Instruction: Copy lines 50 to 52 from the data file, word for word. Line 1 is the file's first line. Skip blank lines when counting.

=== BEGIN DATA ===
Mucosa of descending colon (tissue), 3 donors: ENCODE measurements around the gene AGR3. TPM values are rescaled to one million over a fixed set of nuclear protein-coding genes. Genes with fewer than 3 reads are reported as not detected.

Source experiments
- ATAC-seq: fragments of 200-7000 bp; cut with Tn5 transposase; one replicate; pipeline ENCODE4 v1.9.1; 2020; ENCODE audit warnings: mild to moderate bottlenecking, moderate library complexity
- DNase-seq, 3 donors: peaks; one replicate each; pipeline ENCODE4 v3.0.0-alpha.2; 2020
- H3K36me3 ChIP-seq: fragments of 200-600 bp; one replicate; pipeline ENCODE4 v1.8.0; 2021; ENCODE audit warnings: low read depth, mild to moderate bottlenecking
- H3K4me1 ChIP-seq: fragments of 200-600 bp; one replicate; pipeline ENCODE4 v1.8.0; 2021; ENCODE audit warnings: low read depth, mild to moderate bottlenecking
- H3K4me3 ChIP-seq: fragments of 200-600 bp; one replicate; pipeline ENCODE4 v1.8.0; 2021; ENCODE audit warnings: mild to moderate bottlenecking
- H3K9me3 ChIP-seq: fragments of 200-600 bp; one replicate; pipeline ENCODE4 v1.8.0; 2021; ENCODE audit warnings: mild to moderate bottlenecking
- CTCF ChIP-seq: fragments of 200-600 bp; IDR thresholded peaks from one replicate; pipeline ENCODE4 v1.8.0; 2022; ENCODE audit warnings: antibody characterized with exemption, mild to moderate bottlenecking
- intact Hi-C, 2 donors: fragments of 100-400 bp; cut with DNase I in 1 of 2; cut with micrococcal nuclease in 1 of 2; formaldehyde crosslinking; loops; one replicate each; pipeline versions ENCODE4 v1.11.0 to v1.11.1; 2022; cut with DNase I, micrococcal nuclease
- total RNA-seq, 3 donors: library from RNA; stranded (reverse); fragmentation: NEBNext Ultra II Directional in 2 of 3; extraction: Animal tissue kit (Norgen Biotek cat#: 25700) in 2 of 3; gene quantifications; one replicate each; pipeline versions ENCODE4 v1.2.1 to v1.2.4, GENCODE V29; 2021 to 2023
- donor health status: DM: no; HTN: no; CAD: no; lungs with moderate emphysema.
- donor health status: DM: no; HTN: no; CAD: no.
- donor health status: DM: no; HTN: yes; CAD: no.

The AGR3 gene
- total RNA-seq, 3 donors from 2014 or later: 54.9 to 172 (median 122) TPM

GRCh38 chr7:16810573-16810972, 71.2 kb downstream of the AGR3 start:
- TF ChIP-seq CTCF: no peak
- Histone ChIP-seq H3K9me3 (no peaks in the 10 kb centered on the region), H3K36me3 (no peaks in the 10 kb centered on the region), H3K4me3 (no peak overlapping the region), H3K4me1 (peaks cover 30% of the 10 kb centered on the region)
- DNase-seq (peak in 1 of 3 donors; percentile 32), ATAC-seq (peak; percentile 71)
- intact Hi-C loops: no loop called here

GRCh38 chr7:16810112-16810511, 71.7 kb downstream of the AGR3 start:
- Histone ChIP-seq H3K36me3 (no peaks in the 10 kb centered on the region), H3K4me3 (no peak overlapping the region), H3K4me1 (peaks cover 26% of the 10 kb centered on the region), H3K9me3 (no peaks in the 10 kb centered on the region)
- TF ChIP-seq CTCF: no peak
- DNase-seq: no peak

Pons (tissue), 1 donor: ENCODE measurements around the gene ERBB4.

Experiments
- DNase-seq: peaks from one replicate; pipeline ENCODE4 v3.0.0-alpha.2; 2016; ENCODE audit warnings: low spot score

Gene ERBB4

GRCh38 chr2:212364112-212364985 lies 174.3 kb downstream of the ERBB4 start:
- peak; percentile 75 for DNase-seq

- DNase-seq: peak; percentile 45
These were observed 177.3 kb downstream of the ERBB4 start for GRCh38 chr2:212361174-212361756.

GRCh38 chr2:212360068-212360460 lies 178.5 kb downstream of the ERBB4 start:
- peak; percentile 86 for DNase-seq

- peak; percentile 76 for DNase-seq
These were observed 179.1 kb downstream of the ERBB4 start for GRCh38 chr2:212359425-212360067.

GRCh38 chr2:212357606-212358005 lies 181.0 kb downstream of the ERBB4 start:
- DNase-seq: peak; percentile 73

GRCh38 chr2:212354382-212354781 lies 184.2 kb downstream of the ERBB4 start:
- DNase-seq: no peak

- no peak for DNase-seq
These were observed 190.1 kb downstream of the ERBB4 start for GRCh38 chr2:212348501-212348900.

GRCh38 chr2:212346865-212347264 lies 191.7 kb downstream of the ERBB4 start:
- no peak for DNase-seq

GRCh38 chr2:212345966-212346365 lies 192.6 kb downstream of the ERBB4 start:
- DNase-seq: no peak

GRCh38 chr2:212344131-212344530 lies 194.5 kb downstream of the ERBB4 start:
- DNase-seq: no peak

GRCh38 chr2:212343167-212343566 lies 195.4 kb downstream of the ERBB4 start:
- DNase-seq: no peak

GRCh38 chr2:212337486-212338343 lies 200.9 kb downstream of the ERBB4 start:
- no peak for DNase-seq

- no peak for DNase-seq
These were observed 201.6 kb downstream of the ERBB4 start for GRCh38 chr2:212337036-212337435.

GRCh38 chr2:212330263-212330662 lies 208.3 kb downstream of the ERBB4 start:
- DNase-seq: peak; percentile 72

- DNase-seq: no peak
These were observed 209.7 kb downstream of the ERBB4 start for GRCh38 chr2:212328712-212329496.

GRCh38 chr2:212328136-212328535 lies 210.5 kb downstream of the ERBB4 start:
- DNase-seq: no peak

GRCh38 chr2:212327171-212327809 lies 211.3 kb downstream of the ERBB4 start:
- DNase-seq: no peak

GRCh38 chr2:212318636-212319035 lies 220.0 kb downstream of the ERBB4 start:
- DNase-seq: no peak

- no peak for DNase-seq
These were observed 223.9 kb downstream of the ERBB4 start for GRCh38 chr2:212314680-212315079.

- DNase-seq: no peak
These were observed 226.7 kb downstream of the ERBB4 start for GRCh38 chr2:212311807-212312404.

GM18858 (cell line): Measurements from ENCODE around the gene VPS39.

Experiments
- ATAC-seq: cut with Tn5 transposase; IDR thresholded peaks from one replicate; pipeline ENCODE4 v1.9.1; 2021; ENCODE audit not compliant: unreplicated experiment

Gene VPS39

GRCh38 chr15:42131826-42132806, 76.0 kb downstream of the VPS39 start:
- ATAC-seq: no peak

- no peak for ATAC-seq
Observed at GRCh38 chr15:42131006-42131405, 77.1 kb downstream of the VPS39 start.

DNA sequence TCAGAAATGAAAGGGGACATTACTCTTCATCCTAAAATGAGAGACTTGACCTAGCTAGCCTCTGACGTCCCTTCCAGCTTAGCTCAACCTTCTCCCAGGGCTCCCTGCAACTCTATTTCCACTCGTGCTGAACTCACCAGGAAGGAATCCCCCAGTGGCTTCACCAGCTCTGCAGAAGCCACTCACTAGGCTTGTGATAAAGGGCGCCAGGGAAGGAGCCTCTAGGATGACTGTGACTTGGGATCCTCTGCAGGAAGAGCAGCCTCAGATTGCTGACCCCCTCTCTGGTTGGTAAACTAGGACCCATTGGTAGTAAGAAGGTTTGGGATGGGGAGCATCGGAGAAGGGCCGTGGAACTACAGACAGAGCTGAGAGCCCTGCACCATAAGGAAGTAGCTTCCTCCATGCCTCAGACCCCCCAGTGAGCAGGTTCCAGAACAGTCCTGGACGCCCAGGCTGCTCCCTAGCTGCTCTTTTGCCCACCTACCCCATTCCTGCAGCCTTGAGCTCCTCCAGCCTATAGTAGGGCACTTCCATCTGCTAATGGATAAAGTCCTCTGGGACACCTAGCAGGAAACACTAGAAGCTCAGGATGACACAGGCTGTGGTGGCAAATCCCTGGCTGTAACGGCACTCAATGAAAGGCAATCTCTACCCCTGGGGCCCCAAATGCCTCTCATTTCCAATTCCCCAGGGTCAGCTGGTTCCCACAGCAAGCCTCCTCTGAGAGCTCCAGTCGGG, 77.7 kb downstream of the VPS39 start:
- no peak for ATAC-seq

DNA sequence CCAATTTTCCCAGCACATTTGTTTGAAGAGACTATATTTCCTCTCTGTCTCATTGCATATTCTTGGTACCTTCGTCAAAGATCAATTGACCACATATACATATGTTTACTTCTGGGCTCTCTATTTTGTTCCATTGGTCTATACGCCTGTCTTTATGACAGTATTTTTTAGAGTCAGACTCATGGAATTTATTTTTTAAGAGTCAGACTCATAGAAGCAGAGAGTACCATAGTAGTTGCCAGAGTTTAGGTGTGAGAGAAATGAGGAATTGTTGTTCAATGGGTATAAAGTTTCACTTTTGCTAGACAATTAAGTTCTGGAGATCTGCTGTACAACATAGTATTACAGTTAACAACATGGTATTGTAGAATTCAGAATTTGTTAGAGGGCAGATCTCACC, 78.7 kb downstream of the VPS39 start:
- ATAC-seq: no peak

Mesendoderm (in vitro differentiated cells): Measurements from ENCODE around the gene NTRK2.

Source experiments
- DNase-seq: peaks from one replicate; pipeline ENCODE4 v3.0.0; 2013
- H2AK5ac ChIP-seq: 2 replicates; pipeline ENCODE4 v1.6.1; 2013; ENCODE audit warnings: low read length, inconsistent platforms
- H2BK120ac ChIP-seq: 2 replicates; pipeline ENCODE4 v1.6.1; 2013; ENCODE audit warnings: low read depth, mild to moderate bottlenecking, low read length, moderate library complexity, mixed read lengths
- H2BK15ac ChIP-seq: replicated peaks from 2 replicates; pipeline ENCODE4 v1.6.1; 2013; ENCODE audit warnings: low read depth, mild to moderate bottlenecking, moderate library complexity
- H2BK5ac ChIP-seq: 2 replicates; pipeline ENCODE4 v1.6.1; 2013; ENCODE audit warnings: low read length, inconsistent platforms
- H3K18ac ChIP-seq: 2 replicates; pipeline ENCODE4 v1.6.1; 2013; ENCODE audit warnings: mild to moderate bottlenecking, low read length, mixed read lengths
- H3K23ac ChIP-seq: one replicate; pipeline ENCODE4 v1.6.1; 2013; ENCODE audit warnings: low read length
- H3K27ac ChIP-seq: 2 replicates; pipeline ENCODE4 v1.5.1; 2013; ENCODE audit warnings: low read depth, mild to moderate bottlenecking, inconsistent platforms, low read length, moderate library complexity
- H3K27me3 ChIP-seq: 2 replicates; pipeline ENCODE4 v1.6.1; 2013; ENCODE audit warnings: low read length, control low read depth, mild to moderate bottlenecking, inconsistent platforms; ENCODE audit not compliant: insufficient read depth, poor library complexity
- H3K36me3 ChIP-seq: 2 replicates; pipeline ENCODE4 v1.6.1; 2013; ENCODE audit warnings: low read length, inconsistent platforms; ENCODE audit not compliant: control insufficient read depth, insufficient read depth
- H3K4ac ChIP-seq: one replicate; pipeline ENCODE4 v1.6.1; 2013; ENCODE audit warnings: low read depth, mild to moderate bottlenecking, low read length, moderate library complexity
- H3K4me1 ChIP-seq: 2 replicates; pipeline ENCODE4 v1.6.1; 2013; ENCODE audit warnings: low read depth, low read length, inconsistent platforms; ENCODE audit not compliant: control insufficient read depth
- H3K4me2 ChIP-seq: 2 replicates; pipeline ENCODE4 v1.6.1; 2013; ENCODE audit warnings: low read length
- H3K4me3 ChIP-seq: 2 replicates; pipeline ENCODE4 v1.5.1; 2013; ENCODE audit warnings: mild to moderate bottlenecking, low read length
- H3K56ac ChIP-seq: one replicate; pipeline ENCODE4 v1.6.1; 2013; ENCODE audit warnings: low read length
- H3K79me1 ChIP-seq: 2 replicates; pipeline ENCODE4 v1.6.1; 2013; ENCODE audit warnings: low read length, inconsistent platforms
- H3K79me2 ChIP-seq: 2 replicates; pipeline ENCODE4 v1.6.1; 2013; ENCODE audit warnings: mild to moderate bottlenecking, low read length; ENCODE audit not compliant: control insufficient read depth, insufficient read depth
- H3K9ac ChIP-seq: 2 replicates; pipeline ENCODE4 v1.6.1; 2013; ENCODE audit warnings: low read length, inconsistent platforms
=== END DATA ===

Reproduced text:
GRCh38 chr2:212343167-212343566 lies 195.4 kb downstream of the ERBB4 start:
- DNase-seq: no peak

GRCh38 chr2:212337486-212338343 lies 200.9 kb downstream of the ERBB4 start: